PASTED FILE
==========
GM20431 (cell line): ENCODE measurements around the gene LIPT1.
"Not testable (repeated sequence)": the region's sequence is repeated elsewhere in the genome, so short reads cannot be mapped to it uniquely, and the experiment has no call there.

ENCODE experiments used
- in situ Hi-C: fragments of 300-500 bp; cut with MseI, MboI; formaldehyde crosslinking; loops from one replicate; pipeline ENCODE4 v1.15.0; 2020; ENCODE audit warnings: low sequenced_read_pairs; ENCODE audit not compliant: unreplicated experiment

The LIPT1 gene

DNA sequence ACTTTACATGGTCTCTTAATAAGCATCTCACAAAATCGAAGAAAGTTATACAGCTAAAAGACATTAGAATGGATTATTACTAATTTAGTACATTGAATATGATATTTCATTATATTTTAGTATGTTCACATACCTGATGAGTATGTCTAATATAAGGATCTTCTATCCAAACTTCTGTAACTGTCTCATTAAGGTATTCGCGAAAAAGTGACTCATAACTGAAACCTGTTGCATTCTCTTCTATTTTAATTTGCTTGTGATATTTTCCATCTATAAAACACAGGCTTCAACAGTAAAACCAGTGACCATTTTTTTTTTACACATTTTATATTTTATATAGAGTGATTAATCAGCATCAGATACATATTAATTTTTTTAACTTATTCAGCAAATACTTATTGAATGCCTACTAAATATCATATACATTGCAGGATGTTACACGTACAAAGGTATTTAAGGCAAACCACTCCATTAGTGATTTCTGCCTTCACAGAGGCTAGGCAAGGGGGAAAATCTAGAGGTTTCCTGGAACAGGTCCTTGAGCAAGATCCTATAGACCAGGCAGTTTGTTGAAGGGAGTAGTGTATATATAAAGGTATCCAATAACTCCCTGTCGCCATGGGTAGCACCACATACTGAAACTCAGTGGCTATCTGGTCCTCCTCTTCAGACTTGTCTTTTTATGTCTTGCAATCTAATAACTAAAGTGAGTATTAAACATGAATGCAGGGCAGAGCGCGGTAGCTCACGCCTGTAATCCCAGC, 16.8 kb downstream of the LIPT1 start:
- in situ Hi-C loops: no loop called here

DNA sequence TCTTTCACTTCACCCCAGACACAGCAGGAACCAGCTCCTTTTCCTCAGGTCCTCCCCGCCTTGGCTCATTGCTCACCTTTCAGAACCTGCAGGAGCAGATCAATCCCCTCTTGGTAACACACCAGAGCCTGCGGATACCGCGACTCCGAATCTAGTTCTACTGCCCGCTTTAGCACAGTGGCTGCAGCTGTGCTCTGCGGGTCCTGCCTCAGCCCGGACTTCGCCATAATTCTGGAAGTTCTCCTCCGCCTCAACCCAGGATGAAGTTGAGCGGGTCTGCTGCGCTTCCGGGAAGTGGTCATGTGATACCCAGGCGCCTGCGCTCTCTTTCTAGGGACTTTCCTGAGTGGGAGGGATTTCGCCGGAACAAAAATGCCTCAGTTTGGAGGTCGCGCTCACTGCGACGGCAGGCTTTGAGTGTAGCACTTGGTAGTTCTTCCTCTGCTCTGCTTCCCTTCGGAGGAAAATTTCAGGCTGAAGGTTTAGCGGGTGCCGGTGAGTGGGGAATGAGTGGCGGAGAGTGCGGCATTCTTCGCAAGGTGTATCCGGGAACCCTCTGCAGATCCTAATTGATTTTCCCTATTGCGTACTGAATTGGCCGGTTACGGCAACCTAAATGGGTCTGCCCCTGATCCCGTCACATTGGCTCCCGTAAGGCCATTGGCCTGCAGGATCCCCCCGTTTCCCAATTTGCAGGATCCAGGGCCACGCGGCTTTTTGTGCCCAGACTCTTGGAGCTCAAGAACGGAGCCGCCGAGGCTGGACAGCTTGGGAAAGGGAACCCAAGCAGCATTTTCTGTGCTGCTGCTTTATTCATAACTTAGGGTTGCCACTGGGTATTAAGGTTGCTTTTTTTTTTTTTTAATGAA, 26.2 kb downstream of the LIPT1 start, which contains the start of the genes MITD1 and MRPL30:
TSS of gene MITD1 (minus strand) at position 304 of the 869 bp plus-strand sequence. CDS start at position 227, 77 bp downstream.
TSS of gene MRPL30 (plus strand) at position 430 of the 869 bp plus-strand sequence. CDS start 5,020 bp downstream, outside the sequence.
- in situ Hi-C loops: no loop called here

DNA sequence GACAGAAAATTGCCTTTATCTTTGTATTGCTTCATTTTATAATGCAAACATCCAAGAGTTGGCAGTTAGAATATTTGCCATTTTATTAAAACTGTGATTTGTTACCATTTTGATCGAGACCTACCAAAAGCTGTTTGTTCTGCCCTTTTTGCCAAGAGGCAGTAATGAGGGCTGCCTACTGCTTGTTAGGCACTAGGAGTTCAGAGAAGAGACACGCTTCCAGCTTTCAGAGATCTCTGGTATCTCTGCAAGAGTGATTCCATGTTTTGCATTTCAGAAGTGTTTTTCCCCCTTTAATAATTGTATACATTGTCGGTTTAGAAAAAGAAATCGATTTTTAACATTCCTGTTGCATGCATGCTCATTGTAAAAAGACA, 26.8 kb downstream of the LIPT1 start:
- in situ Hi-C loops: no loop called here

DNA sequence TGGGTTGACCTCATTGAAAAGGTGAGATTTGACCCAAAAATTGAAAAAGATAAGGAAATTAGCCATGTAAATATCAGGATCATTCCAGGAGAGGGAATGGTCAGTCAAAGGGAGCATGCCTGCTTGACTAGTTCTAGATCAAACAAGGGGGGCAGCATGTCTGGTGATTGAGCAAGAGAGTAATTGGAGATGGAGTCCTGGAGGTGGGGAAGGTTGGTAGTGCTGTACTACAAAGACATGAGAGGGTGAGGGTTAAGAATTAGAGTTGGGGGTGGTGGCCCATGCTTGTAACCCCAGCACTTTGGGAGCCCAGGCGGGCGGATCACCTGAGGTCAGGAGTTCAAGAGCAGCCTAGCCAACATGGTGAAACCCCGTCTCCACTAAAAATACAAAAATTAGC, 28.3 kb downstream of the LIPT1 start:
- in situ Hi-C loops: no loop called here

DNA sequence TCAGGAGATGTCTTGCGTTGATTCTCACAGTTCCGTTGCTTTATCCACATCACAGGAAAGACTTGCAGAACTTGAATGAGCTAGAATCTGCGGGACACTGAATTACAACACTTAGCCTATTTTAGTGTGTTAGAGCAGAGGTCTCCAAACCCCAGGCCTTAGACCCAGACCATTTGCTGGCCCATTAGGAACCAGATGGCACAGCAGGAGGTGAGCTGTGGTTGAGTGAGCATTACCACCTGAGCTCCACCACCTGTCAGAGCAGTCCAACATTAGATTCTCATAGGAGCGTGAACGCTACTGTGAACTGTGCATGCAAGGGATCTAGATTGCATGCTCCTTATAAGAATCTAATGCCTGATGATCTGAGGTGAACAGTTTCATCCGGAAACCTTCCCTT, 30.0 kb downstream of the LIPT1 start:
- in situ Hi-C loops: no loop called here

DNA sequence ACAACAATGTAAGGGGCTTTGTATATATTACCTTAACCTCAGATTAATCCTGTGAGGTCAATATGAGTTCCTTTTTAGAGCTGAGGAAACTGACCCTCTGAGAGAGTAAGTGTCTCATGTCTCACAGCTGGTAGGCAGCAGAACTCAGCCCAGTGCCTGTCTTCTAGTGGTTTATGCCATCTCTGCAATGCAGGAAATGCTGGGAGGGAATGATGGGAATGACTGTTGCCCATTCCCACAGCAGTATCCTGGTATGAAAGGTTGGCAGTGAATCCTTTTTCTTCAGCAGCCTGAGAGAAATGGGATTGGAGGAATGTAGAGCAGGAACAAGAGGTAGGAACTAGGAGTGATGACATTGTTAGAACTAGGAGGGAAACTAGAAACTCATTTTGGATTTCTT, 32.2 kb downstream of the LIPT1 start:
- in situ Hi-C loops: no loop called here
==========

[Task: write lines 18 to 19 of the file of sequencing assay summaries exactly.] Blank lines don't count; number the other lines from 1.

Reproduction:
DNA sequence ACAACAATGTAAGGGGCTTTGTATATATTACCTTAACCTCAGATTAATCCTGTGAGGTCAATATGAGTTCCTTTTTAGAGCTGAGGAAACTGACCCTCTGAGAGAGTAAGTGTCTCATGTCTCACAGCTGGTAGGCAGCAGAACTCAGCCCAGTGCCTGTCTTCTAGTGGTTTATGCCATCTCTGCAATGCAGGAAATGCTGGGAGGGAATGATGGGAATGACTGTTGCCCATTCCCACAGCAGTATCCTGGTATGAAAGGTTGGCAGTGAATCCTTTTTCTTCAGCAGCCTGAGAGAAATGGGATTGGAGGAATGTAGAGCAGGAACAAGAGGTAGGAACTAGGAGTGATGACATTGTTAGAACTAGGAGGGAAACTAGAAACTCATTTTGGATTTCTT, 32.2 kb downstream of the LIPT1 start:
- in situ Hi-C loops: no loop called here